Solving the liquidity paradox

Solving-liquidity-paradox

 

Solving the liquidity paradox: Opening the floodgates of liquidity to grow business

The economy has been in gradual recovery mode since 2008, but cash remains stagnant on balance sheets rather than providing economic value. Meanwhile, the global supply chain continues to struggle for more efficient cash flow. Still, we see new hope to liberate working capital for all businesses.

The liquidity paradox is truly a global problem. Although economic conditions and regulations vary from one region to the next, the overall trends and the fundamental liquidity paradox conditions remain in place in every region and industry sector. What is the liquidity paradox? Simply put, it is an imbalance of liquidity; Excess cash on balance sheets of corporates contrasted with a lack of access to working capital for their supply chains, especially for small and midsize suppliers.

Conditions surrounding this paradoxical economic situation include:

  • Cash on the balance sheets of large corporations was at an all-time high, yet the cash stockpiles were stagnant due to low and even negative interest rates.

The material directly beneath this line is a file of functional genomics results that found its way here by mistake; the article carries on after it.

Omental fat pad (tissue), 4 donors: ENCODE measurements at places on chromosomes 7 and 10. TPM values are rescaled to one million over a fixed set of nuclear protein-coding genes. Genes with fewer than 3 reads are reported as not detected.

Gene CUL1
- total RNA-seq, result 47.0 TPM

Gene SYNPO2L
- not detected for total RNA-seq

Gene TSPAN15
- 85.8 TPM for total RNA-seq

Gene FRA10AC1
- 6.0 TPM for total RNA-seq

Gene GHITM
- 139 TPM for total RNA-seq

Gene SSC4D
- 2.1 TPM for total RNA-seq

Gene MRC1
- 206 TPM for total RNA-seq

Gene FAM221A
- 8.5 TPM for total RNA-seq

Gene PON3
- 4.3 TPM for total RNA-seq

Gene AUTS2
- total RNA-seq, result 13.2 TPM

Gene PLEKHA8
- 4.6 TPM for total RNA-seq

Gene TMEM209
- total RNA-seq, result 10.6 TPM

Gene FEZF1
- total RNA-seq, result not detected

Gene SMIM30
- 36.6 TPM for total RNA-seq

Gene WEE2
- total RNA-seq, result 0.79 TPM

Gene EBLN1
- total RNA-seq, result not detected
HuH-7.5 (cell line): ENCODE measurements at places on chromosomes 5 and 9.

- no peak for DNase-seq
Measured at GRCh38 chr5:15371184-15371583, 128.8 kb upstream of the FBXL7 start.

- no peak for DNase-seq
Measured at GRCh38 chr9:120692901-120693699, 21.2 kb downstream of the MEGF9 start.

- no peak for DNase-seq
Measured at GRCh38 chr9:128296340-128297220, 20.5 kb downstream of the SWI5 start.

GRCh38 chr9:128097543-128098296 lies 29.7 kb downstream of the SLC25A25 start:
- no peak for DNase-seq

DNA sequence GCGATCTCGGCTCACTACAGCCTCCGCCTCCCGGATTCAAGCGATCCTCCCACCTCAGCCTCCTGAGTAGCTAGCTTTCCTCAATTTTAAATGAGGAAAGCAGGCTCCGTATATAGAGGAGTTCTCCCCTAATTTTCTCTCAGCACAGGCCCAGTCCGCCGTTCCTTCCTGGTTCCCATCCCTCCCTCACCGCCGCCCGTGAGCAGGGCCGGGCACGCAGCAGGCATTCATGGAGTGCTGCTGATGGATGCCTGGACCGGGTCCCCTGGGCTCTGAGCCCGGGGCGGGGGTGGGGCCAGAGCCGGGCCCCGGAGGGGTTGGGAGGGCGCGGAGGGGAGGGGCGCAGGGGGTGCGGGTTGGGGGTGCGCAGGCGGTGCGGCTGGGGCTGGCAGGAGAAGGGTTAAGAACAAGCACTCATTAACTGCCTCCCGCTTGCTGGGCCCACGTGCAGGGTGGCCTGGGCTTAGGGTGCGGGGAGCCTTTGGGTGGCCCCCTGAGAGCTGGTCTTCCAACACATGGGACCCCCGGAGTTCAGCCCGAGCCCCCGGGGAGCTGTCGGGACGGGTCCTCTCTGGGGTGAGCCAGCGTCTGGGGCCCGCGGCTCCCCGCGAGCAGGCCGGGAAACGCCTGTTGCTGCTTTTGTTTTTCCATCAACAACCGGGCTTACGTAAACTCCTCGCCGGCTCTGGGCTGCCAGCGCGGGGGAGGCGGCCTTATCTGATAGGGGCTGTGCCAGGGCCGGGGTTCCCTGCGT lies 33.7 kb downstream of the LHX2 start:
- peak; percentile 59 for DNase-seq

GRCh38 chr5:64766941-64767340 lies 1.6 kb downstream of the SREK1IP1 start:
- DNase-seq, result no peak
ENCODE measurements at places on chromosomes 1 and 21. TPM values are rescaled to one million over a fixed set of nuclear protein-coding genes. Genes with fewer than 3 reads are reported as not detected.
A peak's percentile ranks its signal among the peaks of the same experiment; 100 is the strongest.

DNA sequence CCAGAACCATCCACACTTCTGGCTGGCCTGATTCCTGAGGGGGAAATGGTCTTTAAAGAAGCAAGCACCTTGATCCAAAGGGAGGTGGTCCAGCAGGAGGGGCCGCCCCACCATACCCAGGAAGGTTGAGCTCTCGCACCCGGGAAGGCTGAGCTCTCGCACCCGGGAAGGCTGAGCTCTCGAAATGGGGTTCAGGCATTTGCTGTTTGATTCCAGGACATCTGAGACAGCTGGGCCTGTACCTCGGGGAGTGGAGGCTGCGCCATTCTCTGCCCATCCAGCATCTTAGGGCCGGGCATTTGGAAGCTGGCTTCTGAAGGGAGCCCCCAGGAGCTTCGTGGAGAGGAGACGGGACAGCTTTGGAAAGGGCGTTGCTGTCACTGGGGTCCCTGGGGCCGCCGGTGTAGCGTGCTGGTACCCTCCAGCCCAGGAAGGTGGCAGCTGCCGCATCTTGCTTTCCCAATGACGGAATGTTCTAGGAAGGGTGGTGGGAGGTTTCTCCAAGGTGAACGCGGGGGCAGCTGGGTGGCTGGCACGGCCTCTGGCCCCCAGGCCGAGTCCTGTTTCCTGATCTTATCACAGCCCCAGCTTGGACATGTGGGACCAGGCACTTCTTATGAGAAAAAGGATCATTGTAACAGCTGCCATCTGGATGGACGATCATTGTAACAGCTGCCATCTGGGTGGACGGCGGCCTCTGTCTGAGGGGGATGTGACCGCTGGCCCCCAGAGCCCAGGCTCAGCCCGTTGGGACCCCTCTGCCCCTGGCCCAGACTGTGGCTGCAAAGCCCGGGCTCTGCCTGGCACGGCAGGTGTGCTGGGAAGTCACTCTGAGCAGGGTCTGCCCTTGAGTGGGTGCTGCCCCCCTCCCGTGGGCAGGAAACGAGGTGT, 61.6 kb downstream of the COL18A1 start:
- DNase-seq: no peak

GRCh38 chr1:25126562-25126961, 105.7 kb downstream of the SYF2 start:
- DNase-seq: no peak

• Increased regulations for financial institutions stemming from the 2008-2009 financial crisis successfully led to banks becoming more structurally sound as they de-risked their balance sheets.
  • The de-risking that banks did to comply with stricter regulations curtailed the borrowing power of the small to medium-sized enterprises (SMEs) that drive most economies.
  • The World Bank reported in September of 2015, “More than 50% of SMEs lack access to finance, which hinders their growth.” Corporates looked to payment terms extensions for their suppliers to improve their working capital, which further restricted cash flow and liquidity for SMEs. All these conditions remain in effect today, still hampering economic growth. As the United Nations’ World Economic Situation and Prospects 2016 report says, “More than seven years after the global financial crisis … the world economy has been held back by several major headwinds: persistent macroeconomic uncertainties and volatility; low commodity prices and declining trade flows; rising volatility in exchange rates and capital flows; stagnant investment and diminishing productivity growth; and a continued disconnect between finance and real sector activities.”
  • The recent Brexit referendum result in which UK citizens voted for withdrawal from the European Union has introduced additional turmoil and uncertainty in global markets.

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